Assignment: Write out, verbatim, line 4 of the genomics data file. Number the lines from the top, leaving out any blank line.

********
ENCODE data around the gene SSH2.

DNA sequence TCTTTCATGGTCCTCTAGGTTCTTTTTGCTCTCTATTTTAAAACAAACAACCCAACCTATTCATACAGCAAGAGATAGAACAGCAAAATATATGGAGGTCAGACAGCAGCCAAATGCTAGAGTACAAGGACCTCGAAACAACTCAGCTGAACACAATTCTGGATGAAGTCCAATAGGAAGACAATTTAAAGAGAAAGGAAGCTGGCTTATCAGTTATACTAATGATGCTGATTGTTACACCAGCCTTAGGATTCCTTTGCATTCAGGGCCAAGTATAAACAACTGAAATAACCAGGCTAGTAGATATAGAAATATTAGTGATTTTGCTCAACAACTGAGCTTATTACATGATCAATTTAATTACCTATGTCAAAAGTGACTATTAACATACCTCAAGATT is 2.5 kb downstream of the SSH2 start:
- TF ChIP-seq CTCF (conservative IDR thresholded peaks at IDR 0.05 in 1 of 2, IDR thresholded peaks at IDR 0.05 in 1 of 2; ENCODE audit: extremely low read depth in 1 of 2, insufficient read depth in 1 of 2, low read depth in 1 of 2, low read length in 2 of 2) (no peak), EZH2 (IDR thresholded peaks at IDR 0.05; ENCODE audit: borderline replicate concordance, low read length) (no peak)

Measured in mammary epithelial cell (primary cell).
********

Measured in mammary epithelial cell (primary cell).